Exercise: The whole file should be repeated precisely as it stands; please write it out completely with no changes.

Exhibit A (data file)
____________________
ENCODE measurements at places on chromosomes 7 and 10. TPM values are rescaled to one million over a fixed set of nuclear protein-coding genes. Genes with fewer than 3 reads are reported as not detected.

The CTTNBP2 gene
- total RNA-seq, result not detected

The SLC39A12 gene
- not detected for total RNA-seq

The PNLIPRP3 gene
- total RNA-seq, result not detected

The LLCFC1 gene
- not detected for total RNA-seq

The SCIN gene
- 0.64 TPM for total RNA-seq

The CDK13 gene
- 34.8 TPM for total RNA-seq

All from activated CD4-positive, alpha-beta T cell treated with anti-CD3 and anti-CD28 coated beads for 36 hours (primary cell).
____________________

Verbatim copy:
ENCODE measurements at places on chromosomes 7 and 10. TPM values are rescaled to one million over a fixed set of nuclear protein-coding genes. Genes with fewer than 3 reads are reported as not detected.

The CTTNBP2 gene
- total RNA-seq, result not detected

The SLC39A12 gene
- not detected for total RNA-seq

The PNLIPRP3 gene
- total RNA-seq, result not detected

The LLCFC1 gene
- not detected for total RNA-seq

The SCIN gene
- 0.64 TPM for total RNA-seq

The CDK13 gene
- 34.8 TPM for total RNA-seq

All from activated CD4-positive, alpha-beta T cell treated with anti-CD3 and anti-CD28 coated beads for 36 hours (primary cell).